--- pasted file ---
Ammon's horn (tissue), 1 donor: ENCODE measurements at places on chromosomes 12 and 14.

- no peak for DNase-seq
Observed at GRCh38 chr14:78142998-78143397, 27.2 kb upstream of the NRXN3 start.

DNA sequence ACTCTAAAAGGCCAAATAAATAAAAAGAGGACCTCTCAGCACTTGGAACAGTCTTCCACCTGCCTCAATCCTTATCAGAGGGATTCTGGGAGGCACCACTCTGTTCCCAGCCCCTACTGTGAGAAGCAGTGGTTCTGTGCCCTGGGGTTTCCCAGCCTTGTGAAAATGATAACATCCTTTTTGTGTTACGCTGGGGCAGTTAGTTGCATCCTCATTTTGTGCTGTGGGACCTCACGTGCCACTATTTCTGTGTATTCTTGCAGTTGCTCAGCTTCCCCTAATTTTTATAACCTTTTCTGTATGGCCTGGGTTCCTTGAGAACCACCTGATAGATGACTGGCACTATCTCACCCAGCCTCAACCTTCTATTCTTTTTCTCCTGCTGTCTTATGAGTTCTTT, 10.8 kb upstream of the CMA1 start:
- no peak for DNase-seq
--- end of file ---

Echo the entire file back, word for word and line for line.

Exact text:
Ammon's horn (tissue), 1 donor: ENCODE measurements at places on chromosomes 12 and 14.

- no peak for DNase-seq
Observed at GRCh38 chr14:78142998-78143397, 27.2 kb upstream of the NRXN3 start.

DNA sequence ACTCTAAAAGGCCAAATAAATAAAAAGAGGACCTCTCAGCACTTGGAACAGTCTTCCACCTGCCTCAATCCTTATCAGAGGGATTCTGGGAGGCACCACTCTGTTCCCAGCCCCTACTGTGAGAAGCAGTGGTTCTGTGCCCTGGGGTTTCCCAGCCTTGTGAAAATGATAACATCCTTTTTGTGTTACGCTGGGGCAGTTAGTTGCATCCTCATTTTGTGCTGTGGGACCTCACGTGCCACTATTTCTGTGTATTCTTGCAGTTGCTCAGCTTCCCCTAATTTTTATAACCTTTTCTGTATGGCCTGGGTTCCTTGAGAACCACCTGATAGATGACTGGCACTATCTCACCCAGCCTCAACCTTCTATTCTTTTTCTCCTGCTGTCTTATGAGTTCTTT, 10.8 kb upstream of the CMA1 start:
- no peak for DNase-seq